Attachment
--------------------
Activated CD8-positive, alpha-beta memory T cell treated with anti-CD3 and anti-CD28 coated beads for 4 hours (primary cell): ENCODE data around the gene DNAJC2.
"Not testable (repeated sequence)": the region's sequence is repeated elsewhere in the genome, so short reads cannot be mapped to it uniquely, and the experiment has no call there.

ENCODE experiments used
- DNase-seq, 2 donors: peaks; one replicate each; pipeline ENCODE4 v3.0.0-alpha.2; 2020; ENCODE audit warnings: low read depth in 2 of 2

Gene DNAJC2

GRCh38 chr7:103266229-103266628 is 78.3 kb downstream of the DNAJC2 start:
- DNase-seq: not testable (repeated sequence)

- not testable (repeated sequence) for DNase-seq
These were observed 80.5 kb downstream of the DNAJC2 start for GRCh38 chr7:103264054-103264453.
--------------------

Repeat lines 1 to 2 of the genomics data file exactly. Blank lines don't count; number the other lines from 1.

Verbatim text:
Activated CD8-positive, alpha-beta memory T cell treated with anti-CD3 and anti-CD28 coated beads for 4 hours (primary cell): ENCODE data around the gene DNAJC2.
"Not testable (repeated sequence)": the region's sequence is repeated elsewhere in the genome, so short reads cannot be mapped to it uniquely, and the experiment has no call there.